After the king’s announcement about voting rights for women, Saudi Arabia’s Grand Mufti Abdel Aziz Al Sheik blessed the move and said, “It’s for women’s good.”
Al-Harriri, who is one of the founders of a women’s rights campaign called “My Right My Dignity,” said, “It is strange that I was questioned at a time the mufti himself blessed the king’s move.”
Asked if the sentencing will stop women from driving, Maha al-Qahtani, another female activist, said, “This is our right, whether they like it or not.”
LOS ANGELES, Calif. – The Italian actress who romanced George Clooney has done her last dance on “Dancing With the Stars.”
Elisabetta Canalis was dismissed from the TV dance competition Tuesday, despite her third-place finish on Monday’s episode.
She and professional partner Val Chmerkovskiy earned 21 points out of 30 for their quickstep routine – a six point improvement over their debut dance. But fans failed to keep the couple in the competition.
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“For me, it was a gift every day staying here. It was a great adventure,” Canalis said after learning her fate. “I want to thank everybody because they made me come here. Thanks to the public and to everybody who voted for us. Now I am really nervous, but thank you anyway. It was a great experience.”
Canalis earned mixed reviews for her routine Monday. Head judge Len Goodman said the dance was “not great but it was better than last week,” while fellow judge Carrie Ann Inaba told the couple, “You nailed it.”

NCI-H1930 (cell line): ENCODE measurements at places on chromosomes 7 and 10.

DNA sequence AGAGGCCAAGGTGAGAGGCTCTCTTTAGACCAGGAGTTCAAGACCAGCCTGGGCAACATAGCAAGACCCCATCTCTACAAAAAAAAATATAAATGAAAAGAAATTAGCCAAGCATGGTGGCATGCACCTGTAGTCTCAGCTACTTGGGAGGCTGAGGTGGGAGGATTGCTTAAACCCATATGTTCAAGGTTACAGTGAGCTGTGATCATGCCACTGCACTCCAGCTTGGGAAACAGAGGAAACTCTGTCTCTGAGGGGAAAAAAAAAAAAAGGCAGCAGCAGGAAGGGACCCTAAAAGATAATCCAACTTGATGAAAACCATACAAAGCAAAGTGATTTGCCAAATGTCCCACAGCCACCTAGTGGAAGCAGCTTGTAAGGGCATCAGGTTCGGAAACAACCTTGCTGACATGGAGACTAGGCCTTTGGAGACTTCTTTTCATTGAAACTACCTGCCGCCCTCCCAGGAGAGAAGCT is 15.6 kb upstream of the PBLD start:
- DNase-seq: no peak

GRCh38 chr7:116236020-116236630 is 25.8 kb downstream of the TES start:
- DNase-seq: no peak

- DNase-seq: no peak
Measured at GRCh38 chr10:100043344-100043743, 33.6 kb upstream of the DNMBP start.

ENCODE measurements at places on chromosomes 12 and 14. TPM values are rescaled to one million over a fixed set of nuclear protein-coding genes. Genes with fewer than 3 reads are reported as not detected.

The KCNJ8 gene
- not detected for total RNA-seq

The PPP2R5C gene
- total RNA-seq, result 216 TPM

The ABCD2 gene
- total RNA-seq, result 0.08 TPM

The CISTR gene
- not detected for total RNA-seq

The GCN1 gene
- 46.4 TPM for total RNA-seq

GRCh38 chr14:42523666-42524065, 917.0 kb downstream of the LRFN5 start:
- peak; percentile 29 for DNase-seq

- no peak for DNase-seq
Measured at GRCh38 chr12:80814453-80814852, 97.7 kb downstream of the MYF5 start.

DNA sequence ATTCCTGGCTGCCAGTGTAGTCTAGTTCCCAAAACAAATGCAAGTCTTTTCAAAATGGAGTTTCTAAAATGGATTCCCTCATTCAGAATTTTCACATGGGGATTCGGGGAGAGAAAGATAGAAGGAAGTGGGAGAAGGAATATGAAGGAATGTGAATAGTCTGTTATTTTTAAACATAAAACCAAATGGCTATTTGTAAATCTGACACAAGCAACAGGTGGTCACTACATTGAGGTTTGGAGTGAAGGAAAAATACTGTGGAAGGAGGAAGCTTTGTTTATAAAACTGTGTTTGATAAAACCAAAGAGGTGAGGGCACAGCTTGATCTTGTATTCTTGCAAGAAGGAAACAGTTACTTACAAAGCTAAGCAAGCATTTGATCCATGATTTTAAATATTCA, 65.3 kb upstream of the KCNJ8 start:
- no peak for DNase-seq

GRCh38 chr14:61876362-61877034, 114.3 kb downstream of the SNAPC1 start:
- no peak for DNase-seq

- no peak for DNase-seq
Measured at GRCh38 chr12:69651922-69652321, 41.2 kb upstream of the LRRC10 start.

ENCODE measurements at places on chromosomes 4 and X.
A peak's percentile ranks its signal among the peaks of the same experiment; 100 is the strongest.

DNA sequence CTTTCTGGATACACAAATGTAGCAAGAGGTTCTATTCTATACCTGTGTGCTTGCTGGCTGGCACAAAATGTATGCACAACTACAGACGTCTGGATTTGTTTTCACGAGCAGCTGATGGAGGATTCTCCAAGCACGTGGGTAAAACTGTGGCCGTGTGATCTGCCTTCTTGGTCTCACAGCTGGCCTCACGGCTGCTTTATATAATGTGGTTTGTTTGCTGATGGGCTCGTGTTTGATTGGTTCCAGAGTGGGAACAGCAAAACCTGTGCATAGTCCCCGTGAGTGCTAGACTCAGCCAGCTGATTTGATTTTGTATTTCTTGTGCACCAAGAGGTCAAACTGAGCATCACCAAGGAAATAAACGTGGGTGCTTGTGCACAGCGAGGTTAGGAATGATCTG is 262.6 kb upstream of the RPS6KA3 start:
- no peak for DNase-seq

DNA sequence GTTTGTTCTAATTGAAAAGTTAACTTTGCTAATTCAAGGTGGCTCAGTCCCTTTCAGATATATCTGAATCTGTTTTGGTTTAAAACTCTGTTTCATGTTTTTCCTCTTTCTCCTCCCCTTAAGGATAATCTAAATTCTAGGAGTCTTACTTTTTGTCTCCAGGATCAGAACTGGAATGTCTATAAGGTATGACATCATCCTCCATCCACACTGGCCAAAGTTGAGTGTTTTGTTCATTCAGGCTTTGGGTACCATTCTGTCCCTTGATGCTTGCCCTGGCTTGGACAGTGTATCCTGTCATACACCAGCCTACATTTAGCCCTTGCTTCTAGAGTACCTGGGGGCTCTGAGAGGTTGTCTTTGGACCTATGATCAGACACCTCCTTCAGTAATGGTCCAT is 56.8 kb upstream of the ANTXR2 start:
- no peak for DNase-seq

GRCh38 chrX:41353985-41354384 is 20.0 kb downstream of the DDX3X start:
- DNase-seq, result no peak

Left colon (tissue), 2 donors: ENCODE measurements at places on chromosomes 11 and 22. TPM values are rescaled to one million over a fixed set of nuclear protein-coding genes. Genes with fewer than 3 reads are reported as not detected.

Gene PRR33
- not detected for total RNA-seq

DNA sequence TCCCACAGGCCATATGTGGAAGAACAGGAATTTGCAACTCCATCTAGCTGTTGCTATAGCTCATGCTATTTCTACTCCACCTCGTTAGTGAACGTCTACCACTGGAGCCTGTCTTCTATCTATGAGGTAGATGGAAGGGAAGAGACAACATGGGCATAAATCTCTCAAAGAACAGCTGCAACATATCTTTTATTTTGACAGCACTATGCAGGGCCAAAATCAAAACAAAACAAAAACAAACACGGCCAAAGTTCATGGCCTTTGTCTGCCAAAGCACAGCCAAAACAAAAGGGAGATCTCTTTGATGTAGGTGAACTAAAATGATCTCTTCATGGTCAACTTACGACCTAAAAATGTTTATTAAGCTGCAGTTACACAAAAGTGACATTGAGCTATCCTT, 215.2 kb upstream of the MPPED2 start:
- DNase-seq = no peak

Judges’ scores are combined with viewer votes to determine which celebrity is ousted each week. Basketball star Ron Artest, now known as Metta World Peace, was bounced from the ballroom last week.
Perhaps the most relieved to be returning was Chaz Bono, who came into Tuesday’s episode with the lowest score. He said Tuesday that he was “completely nervous” about the results and hoped he had performed well enough to continue in the competition.
“I did the best I could,” he said.
He collected 17 points Monday for a quickstep routine that judges said was just too slow.
“The bottom line is it’s a quickstep and I’ve moved faster through the car wash,” Goodman said.
Also back in the ballroom next week will be reality stars Rob Kardashian and Kristin Cavallari; TV personalities Ricki Lake, Carson Kressley and Nancy Grace; actors David Arquette and J.R. Martinez; singer Chynna Phillips and soccer star Hope Solo.
Tuesday’s episode also included musical performances by Demi Lovato and rock band The Script.
AP Entertainment Writer Sandy Cohen can be reached at 杭州桑拿按摩论坛杭州夜生活twitter杭州夜网/APSandy.